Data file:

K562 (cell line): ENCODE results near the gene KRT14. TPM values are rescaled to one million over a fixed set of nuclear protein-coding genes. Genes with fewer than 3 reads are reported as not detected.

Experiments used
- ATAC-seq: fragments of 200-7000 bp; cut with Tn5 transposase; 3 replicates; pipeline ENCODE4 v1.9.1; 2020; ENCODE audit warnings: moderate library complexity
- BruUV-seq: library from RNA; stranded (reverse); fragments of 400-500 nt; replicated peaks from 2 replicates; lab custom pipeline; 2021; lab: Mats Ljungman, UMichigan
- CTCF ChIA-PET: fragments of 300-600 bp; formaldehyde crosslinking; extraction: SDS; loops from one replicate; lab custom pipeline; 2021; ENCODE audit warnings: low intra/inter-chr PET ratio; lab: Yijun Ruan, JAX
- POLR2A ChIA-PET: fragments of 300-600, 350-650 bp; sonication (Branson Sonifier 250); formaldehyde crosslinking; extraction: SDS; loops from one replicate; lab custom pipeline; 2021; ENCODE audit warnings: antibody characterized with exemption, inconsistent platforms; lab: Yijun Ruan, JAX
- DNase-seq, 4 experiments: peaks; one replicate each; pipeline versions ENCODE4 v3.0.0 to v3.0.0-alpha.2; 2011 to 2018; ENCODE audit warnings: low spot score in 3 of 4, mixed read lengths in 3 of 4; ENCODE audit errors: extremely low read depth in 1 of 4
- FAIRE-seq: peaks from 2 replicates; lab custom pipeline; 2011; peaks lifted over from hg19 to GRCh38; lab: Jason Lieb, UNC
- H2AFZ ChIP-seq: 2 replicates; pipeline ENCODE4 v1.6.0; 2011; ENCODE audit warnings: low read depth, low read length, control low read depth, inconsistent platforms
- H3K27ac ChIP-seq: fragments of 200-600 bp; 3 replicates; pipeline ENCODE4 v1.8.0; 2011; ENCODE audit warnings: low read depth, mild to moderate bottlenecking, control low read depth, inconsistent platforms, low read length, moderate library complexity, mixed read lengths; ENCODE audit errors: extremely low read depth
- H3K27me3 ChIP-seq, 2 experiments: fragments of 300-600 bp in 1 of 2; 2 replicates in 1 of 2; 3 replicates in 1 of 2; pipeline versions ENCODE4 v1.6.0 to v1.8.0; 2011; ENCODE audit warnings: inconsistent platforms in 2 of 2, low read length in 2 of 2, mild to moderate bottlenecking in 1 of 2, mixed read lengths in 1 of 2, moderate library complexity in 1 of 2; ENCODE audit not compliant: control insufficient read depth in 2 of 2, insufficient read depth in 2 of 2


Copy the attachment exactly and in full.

K562 (cell line): ENCODE results near the gene KRT14. TPM values are rescaled to one million over a fixed set of nuclear protein-coding genes. Genes with fewer than 3 reads are reported as not detected.

Experiments used
- ATAC-seq: fragments of 200-7000 bp; cut with Tn5 transposase; 3 replicates; pipeline ENCODE4 v1.9.1; 2020; ENCODE audit warnings: moderate library complexity
- BruUV-seq: library from RNA; stranded (reverse); fragments of 400-500 nt; replicated peaks from 2 replicates; lab custom pipeline; 2021; lab: Mats Ljungman, UMichigan
- CTCF ChIA-PET: fragments of 300-600 bp; formaldehyde crosslinking; extraction: SDS; loops from one replicate; lab custom pipeline; 2021; ENCODE audit warnings: low intra/inter-chr PET ratio; lab: Yijun Ruan, JAX
- POLR2A ChIA-PET: fragments of 300-600, 350-650 bp; sonication (Branson Sonifier 250); formaldehyde crosslinking; extraction: SDS; loops from one replicate; lab custom pipeline; 2021; ENCODE audit warnings: antibody characterized with exemption, inconsistent platforms; lab: Yijun Ruan, JAX
- DNase-seq, 4 experiments: peaks; one replicate each; pipeline versions ENCODE4 v3.0.0 to v3.0.0-alpha.2; 2011 to 2018; ENCODE audit warnings: low spot score in 3 of 4, mixed read lengths in 3 of 4; ENCODE audit errors: extremely low read depth in 1 of 4
- FAIRE-seq: peaks from 2 replicates; lab custom pipeline; 2011; peaks lifted over from hg19 to GRCh38; lab: Jason Lieb, UNC
- H2AFZ ChIP-seq: 2 replicates; pipeline ENCODE4 v1.6.0; 2011; ENCODE audit warnings: low read depth, low read length, control low read depth, inconsistent platforms
- H3K27ac ChIP-seq: fragments of 200-600 bp; 3 replicates; pipeline ENCODE4 v1.8.0; 2011; ENCODE audit warnings: low read depth, mild to moderate bottlenecking, control low read depth, inconsistent platforms, low read length, moderate library complexity, mixed read lengths; ENCODE audit errors: extremely low read depth
- H3K27me3 ChIP-seq, 2 experiments: fragments of 300-600 bp in 1 of 2; 2 replicates in 1 of 2; 3 replicates in 1 of 2; pipeline versions ENCODE4 v1.6.0 to v1.8.0; 2011; ENCODE audit warnings: inconsistent platforms in 2 of 2, low read length in 2 of 2, mild to moderate bottlenecking in 1 of 2, mixed read lengths in 1 of 2, moderate library complexity in 1 of 2; ENCODE audit not compliant: control insufficient read depth in 2 of 2, insufficient read depth in 2 of 2